How should we understand the relationship between God’s sovereignty and our responsibility to evangelize? J.I. Packer’s book, Evangelism and the Sovereignty of God, is a helpful book for those considering this important question.
God’s Sovereignty and our Responsibility
Packer gives various examples of the sovereignty of God. He points out that just by praying to God we acknowledge His sovereignty. Packer points out that God’s sovereignty and man’s responsibility are taught side by side in Scripture. And “far from making evangelism pointless, the sovereignty of God in grace is the one thing that prevents evangelism from being pointless. For it creates the possibility—indeed, the certainty—that evangelism will be fruitful.”
God’s sovereignty is a great means of encouragement to us in our evangelism. Packer helpfully says that in our evangelism we
have every reason to be bold, and free, and natural, and hopeful of success. For God can give His truth an effectiveness that you and I cannot give it. God can make His truth triumphant to the conversion of the most seemingly hardened unbeliever. You and I will never write off anyone as hopeless and beyond the reach of God if we believe in the sovereignty of His grace.
So, we are responsible for sharing the gospel but God is sovereign. A proper understanding of God’s sovereignty and our responsibility is important and practical. It is important for us to realize, as Packer says, that “it is God who brings men and women under the sound of the gospel, and it is God who brings them to faith in Christ. Our evangelistic work is the instrument that He uses for this purpose, but the power that saves is not in the instrument: It is in the hand of the One who uses the instrument.” So, “the belief that God is sovereign in grace does not affect the necessity of evangelism.” Will Metzger, in agreement with Packer says, “We should not consider… sovereignty and responsibility as enemies but rather see them the way the Bible does—as friends!” So, God’s sovereignty and man’s responsibility may seem at odds but they are really not, although we may not understand. We must remember that the secret things belong to the LORD but the things that have been revealed belong to us that we may do what God has called us to do (see Deut. 29:29).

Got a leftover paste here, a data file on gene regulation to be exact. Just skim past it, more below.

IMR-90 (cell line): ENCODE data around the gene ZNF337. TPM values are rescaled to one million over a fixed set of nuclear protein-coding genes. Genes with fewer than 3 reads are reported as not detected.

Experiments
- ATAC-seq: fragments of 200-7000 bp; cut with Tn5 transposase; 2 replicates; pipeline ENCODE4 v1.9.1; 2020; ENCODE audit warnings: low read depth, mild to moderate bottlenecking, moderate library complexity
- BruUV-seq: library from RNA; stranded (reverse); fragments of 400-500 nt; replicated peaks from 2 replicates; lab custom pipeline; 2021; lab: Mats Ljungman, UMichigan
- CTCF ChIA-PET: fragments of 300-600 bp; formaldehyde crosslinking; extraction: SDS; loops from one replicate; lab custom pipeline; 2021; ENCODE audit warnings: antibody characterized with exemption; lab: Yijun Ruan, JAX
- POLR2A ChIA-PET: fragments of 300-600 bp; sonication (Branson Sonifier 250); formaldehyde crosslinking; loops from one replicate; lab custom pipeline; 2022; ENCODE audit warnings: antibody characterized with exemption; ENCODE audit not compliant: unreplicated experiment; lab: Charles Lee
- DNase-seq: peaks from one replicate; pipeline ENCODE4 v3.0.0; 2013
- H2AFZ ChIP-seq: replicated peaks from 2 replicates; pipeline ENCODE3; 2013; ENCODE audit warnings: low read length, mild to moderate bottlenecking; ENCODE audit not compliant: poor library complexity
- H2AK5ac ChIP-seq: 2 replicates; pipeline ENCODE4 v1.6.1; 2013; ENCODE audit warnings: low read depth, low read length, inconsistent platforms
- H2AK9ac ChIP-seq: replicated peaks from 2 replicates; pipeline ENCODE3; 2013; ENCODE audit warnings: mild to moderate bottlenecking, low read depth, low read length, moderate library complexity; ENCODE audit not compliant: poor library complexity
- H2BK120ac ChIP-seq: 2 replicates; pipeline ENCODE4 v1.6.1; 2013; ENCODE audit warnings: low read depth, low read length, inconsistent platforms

The sovereignty of God is perhaps one of the most difficult doctrines in Scripture and yet one of the clearest. However, just because something is hard does not mean that it’s not helpful.
To think about and discuss the sovereignty of God can be challenging but also sweet. I think for instance of the rough shell of a coconut but of the reward contained inside. Or the difficulty of building a house but of the protective refuge you have at its completion. It may at times be difficult to wade through the deep waters of God’s sovereignty but we will never get to the island of peace if we don’t.
Our knowledge of God’s sovereignty is limited but Scripture certainly does not shrink back from saying that God is in absolute control. The Bible is replete with texts that teach us that is LORD of all (see e.g. Dan. 4:35; Is. 40:13,14; Rom. 9:15-18; Eph. 1:5, 11).